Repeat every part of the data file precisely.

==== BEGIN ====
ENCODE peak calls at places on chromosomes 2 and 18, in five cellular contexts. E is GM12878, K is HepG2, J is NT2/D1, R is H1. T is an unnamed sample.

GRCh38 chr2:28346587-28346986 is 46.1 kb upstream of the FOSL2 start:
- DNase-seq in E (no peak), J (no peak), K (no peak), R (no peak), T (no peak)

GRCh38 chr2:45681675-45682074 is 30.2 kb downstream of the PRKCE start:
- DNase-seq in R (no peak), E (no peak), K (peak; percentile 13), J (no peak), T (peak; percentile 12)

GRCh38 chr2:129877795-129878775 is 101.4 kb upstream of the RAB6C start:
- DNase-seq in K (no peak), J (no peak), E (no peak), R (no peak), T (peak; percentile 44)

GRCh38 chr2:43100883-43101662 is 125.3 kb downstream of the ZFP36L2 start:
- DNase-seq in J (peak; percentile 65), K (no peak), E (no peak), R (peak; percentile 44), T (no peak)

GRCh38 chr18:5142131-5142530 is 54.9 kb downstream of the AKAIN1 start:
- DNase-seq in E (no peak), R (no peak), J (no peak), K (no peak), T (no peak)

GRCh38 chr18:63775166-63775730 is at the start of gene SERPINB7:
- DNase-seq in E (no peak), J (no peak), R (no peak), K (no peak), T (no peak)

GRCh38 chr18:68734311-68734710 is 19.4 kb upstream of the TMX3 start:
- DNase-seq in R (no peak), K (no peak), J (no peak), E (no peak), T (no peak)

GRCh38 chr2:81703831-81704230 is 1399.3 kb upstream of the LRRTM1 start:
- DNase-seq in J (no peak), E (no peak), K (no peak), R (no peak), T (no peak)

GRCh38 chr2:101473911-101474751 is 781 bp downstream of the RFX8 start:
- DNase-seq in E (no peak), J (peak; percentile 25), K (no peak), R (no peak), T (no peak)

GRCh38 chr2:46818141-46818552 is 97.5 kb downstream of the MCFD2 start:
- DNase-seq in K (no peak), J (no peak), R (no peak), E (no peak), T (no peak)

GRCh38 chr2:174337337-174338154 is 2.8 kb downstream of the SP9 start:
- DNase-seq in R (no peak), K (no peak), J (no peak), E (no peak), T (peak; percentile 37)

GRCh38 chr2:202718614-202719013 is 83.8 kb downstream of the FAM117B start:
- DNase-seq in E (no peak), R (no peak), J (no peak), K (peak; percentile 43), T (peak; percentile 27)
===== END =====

ENCODE peak calls at places on chromosomes 2 and 18, in five cellular contexts. E is GM12878, K is HepG2, J is NT2/D1, R is H1. T is an unnamed sample.

GRCh38 chr2:28346587-28346986 is 46.1 kb upstream of the FOSL2 start:
- DNase-seq in E (no peak), J (no peak), K (no peak), R (no peak), T (no peak)

GRCh38 chr2:45681675-45682074 is 30.2 kb downstream of the PRKCE start:
- DNase-seq in R (no peak), E (no peak), K (peak; percentile 13), J (no peak), T (peak; percentile 12)

GRCh38 chr2:129877795-129878775 is 101.4 kb upstream of the RAB6C start:
- DNase-seq in K (no peak), J (no peak), E (no peak), R (no peak), T (peak; percentile 44)

GRCh38 chr2:43100883-43101662 is 125.3 kb downstream of the ZFP36L2 start:
- DNase-seq in J (peak; percentile 65), K (no peak), E (no peak), R (peak; percentile 44), T (no peak)

GRCh38 chr18:5142131-5142530 is 54.9 kb downstream of the AKAIN1 start:
- DNase-seq in E (no peak), R (no peak), J (no peak), K (no peak), T (no peak)

GRCh38 chr18:63775166-63775730 is at the start of gene SERPINB7:
- DNase-seq in E (no peak), J (no peak), R (no peak), K (no peak), T (no peak)

GRCh38 chr18:68734311-68734710 is 19.4 kb upstream of the TMX3 start:
- DNase-seq in R (no peak), K (no peak), J (no peak), E (no peak), T (no peak)

GRCh38 chr2:81703831-81704230 is 1399.3 kb upstream of the LRRTM1 start:
- DNase-seq in J (no peak), E (no peak), K (no peak), R (no peak), T (no peak)

GRCh38 chr2:101473911-101474751 is 781 bp downstream of the RFX8 start:
- DNase-seq in E (no peak), J (peak; percentile 25), K (no peak), R (no peak), T (no peak)

GRCh38 chr2:46818141-46818552 is 97.5 kb downstream of the MCFD2 start:
- DNase-seq in K (no peak), J (no peak), R (no peak), E (no peak), T (no peak)

GRCh38 chr2:174337337-174338154 is 2.8 kb downstream of the SP9 start:
- DNase-seq in R (no peak), K (no peak), J (no peak), E (no peak), T (peak; percentile 37)

GRCh38 chr2:202718614-202719013 is 83.8 kb downstream of the FAM117B start:
- DNase-seq in E (no peak), R (no peak), J (no peak), K (peak; percentile 43), T (peak; percentile 27)